That’s so cool! Before we chat about Word of Life, I’d love to know a little bit about your family…
My wife Ainsley and I married in 2014 – in 2015 we attended Word of Life Bible Institute in New York. We have three boys – Elijah, (4), Isaiah, (3), and Ezekiel (1). You know what that means! At one stage, we had three boys under three! Madness! But such good madness. Ainsley was our Word of Life accounts administrator for two years and she’s now a full time mum.
What does quality family time look like for you guys then?
We love projects! For me, it’s refreshing working on our property. Although, maybe our problem is that we love projects, but we don’t necessarily love the maintenance involved with those projects! Ainsley really enjoys gardening – I think we’ve got something like 100 house plants! Other than that, we like to go camping, and – when I can – I really enjoy hunting.
We’ve got a little bit of land and about 40 ewes – so I still get my dose of farming-related activities. We love it and we’re blessed. I recently had a really proud dad moment when I asked Elijah, “…what do you want to do when you grow up?” He excitedly replied, “hunting!” I asked Isaiah the same thing. He said, “chase sheep!”.
For those reading this who may not know, how did the ministry of Word of Life begin?
It began in the United States with Jack Wyrtzen’s vision that it’s the responsibility of every generation to reach their generation for Christ. Essentially, Jack and four or five of his friends were challenged in the area of sharing the Gospel with others. They’d been meeting together at a Bible study, so they decided to do a five-week Gospel presentation in their community. Each person prepared a message and ran one of those weeks. As each one went by, more and more people flocked to hear the Gospel. They began to run a wide range of evangelistic initiatives. One day, a youth leader challenged Jack about training and equipping others. Word of Life Fellowship began in 1940 and, in the subsequent 75 years, has added camps, conference centres, Bible institutes, and church youth ministries in over 70 countries.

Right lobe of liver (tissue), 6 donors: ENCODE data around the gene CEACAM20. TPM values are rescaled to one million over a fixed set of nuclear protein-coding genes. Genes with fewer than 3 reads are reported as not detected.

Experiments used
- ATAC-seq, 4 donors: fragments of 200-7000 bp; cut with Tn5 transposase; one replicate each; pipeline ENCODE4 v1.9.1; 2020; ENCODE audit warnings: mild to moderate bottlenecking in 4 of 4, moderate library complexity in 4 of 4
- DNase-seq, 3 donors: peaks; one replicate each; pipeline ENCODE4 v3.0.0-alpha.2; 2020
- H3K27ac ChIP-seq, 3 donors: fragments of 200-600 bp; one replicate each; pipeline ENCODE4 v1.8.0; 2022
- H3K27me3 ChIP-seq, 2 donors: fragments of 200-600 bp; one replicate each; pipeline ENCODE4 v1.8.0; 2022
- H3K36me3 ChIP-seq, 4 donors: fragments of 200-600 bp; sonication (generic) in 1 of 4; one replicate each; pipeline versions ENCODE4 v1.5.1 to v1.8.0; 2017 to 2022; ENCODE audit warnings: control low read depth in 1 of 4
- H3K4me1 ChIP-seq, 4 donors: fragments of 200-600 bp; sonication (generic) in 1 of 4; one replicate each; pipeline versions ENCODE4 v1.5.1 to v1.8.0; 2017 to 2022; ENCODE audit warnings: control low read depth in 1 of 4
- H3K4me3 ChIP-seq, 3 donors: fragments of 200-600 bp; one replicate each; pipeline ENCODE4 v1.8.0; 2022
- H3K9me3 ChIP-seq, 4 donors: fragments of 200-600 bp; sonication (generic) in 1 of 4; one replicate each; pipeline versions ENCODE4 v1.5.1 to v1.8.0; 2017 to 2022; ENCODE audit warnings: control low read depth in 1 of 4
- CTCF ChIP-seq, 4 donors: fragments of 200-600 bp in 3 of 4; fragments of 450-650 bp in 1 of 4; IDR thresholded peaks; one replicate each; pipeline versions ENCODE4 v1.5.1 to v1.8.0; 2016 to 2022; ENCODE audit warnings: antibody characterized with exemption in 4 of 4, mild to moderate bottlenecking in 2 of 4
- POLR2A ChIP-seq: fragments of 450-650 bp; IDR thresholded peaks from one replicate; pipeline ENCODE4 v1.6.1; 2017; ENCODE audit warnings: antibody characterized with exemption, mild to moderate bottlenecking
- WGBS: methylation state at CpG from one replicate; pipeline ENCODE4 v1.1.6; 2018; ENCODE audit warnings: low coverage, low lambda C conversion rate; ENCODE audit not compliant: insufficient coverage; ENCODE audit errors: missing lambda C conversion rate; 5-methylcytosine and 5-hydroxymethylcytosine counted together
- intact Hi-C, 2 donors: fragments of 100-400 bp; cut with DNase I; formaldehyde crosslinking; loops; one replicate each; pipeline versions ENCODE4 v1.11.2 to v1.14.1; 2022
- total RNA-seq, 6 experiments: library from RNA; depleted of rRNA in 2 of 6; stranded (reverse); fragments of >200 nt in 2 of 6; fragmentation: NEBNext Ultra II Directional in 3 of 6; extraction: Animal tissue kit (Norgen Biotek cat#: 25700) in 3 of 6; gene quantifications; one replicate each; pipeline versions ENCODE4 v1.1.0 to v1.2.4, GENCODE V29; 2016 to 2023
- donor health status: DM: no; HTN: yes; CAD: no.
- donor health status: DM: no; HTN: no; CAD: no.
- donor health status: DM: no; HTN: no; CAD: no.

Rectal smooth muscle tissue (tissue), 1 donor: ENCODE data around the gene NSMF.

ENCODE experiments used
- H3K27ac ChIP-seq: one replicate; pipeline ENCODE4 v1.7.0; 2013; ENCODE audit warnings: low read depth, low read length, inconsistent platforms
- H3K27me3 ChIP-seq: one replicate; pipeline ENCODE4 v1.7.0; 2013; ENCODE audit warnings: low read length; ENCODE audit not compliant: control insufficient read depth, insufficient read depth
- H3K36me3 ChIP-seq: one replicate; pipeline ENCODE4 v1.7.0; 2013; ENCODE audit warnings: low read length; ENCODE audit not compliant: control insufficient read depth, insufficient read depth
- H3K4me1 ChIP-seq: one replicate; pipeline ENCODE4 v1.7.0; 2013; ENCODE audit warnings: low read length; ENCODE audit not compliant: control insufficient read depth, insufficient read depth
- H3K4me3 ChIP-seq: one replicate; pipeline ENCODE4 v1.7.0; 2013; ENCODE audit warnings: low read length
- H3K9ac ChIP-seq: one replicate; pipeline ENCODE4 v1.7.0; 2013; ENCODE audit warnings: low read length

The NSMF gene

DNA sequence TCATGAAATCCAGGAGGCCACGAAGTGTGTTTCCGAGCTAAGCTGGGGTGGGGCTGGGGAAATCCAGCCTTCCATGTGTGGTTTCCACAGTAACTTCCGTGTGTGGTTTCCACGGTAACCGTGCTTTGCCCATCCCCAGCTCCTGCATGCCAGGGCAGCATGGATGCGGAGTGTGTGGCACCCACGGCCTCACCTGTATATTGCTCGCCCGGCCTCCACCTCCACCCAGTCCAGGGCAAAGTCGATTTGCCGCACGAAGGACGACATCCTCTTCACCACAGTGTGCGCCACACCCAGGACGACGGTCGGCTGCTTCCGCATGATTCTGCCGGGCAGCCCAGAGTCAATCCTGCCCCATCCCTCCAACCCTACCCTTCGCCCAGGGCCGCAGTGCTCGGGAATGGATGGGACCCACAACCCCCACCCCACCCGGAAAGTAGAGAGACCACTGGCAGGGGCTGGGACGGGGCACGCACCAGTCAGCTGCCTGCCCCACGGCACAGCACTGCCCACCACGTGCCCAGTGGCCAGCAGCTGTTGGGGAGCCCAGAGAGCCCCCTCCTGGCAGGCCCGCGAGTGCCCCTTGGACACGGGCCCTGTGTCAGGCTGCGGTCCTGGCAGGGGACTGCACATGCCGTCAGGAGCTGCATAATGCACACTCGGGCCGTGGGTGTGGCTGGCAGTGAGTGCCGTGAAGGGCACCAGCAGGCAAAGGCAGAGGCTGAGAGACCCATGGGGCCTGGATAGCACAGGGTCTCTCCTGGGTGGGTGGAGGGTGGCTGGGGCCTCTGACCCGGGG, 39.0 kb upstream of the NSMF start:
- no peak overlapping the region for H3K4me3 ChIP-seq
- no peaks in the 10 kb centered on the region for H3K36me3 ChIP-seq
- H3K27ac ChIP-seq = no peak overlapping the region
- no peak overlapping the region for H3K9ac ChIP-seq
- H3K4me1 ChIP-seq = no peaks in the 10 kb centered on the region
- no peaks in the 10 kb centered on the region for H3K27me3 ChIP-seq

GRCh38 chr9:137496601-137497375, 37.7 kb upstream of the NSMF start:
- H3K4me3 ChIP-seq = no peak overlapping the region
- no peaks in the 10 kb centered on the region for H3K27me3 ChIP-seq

Word of Life New Zealand began in 1984, starting with Bible clubs before expanding to run a camp property Bible college in Nelson. Internationally there are regions and Word of Life New Zealand is part of the Indo-Pacific region – the largest area in terms of population, scope and many other factors.
So many voices compete for a young person’s attention in the culture we live in today. I know this is part of the heart behind Word of Life too, so how can we be effective in cutting through that ‘noise’, sharing the Gospel with others and pointing people to abundant life in Christ?
That’s such a great question. There’s a couple of elements to answering that. Word of Life is a parachurch ministry – we are non-denominational and we work alongside churches to foster the calling of evangelism. I think it’s worth saying that if we aren’t sensitive to the Lord’s leading and guiding regarding how we reach people, we could potentially add to that noise. Our vision is to see every young person in New Zealand impacted by the Gospel through a friend. Truthfully, for that God-given vision to be fulfilled simply ‘shouting’ our vision and adding to the ‘noise’ is never going to work.
The key is relationship – reaching individuals with the Gospel, then empowering them to share it with others themselves. Who are the ones who will actually reach young people today with the message of Jesus? Young people. We are simply here to equip youth leaders and empower youth. Take schools for example. What will cut through the ‘noise’ we’ve talked about in that environment is the realisation for a young person that “…this is one of my best friends who is sharing with me about the truth of Jesus – someone who knows me and loves me”. Of course, it’s also really important that we share our faith with others and evangelise in other ways – but if we’re actually going to see each young person in New Zealand impacted, one of the major ways that will happen is relationally.